Jun. 22, 2018 –
Managing the recent changes in the HMDA regulation is challenging. Luckily there are several online resources available to help guide you through the complexities of HMDA regulatory change.
HMDA, CRA and Fair Lending data are heavily relied upon by regulators in Fair Lending and CRA exams, for branch expansion and M&A applications. This data is also used, at times, to cast light on an institution’s lending patterns. Institutions must ensure this data is accurate, reliable and complete or else be subject to heavy penalties, elongated or delayed examinations, potentially derailed expansion plans as well as negative public perception.
This past March 31st, depository institutions and non-depository institutions that originated more than 25 closed-end mortgage loans or more than 500 open-end lines of credit in each of the past two calendar years were required by the Consumer Financial Protection Bureau to change the HMDA data that is collected and the method the data is reported.
"For decades, most sophisticated financial institutions had developed and implemented HMDA compliance methods, many times with the aid of third-party vendors. But the 796-page CFPB HMDA final rule includes sweeping changes regarding what is a covered institution, what new data will need to be collected, the process for reporting and disclosing the data, and how HMDA systems will be modified."
These changes are significant. The number of data fields that must be collected and reported increased to 110 (from 20.) The additional data is meant to provide additional information relating to the loan applicants, pricing and the underwriting process as well as information about the subject property that secures the loan and other new unique identifiers, such as the entity originating the loan.
For a comprehensive list of the new HMDA data reporting requirements visit the CFPB’s online HMDA data reference chart.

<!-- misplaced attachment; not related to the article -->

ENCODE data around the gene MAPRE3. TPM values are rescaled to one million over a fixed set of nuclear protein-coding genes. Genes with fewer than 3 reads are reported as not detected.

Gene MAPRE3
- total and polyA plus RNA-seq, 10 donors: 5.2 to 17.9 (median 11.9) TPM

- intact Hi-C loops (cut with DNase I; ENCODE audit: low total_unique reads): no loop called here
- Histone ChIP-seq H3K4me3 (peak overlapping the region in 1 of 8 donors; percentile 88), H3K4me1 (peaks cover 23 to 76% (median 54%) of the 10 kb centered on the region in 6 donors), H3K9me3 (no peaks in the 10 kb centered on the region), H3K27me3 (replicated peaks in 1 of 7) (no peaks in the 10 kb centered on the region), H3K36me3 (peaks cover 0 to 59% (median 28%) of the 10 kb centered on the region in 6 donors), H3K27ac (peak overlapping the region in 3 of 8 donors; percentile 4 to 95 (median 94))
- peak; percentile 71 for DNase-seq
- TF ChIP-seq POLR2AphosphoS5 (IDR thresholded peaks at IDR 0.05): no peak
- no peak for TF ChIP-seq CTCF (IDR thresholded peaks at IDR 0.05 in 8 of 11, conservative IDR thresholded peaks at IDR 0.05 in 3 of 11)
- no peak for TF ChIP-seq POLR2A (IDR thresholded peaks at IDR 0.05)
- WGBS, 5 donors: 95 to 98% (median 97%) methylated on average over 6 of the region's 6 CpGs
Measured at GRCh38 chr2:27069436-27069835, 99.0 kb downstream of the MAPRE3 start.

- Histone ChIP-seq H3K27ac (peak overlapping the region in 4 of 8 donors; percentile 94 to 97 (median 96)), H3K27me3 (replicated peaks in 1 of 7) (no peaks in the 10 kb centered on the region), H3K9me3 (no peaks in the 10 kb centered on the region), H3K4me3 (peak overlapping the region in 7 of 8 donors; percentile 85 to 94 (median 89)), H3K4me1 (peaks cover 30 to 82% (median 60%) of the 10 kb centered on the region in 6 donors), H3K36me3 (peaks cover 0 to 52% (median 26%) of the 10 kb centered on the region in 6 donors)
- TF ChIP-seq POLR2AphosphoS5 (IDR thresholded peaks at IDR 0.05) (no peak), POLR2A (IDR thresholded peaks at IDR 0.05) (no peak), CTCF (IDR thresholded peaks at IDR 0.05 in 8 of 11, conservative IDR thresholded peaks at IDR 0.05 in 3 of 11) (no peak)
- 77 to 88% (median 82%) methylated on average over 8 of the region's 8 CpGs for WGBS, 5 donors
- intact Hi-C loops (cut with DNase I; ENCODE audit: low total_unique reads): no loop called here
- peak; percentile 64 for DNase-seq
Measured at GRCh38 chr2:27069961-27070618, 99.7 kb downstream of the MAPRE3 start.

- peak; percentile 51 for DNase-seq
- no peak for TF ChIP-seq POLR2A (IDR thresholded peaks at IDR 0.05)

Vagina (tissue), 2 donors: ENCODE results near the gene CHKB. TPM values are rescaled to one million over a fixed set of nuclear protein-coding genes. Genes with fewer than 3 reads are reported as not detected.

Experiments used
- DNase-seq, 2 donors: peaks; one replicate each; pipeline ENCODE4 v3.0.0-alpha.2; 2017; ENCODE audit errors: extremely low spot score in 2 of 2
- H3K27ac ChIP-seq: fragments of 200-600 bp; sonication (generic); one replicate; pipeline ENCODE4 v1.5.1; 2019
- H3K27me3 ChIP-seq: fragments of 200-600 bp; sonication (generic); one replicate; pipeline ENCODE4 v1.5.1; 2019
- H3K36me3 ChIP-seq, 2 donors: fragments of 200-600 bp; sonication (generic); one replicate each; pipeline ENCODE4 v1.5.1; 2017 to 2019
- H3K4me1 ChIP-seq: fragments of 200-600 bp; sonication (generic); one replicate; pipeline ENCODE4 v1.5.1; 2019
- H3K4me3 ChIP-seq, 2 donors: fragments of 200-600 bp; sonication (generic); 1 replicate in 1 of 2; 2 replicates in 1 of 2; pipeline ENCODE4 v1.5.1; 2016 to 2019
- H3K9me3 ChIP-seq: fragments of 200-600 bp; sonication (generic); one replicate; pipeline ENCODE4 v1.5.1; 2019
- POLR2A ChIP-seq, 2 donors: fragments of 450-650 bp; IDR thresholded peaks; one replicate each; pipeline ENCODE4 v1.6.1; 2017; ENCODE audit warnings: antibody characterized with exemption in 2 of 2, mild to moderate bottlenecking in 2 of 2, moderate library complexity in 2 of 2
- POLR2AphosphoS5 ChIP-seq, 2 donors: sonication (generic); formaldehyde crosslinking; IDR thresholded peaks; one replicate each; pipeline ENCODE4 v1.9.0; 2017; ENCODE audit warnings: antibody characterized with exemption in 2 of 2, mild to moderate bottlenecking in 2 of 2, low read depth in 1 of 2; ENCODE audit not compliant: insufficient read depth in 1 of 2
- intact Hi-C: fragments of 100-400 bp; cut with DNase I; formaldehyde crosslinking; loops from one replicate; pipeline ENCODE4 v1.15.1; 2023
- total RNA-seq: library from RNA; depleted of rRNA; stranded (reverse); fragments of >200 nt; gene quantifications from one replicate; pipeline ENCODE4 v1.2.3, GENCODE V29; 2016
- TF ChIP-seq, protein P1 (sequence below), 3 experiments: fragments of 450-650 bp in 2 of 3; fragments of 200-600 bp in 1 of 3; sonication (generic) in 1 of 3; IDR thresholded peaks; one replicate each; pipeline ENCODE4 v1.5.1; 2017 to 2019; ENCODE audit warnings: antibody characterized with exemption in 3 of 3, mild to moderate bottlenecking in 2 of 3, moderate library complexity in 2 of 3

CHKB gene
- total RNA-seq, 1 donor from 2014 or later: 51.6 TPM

Additionally, this new data is no longer submitted to the Federal Reserve Bank. It is now submitted directly to the CFPB through their online web-based portal. To achieve efficiencies, the CFPB no longer allows data submission to be a back and forth process.
The CFPB is using the 2018 data collection period as an opportunity to “identify gaps in the implementation” of HMDA and “make improvements in the HMDA compliance management system”. This means lenders across the United States that are still updating their HMDA Compliance Management Systems must have ironed out any data collection or reporting issues before 2018 data is reported in March 2019. In effect, this year was a dry run. Next year counts.
Regulatory change is hard. Are my folks trained? What loans are covered? Is our Loan Origination System (LOS) ready? Is our data complete and accurate? If you have questions such as these it may be time to get help. Wolters Kluwer has created a significant amount of extremely helpful content that is targeted to help you through the HMDA transition. Check out the Wolters Kluwer’s HMDA Resource Center. Or watch one of their 4 free webinars that are packed full of educational content and useful tips. You can find the webinars at these links:
- HMDA at the Crossroads: Submissions & Scrubs
- HMDA Road Trip: Get Directions Before Navigating the Expanded Data Fields, Including the GMI
- HMDA Final Pit Stop: Fuel Up & Be Ready for 2018
- HMDA 2018 Focus: CMS, Data Integrity and Fair Lending Implications
If you are attending next week’s ABA Regulatory Compliance Conference don’t miss Industry Insights and Compliance Strategies for CRA, Fair Lending and HMDA This power breakfast event is sponsored by Wolters Kluwer and features experts in HMDA and CRA compliance topics. The session is scheduled for 7:30 A.M. to 8:30 A.M. on Monday June 25. If you need more help, we suggest reaching out to Wolters Kluwer. They provide professional advisory services and technologies, such as HMDA Wiz and CRA Wiz that can help you comply with regulatory change. For more information, visit www.wolterskluwerfs.com/hmda.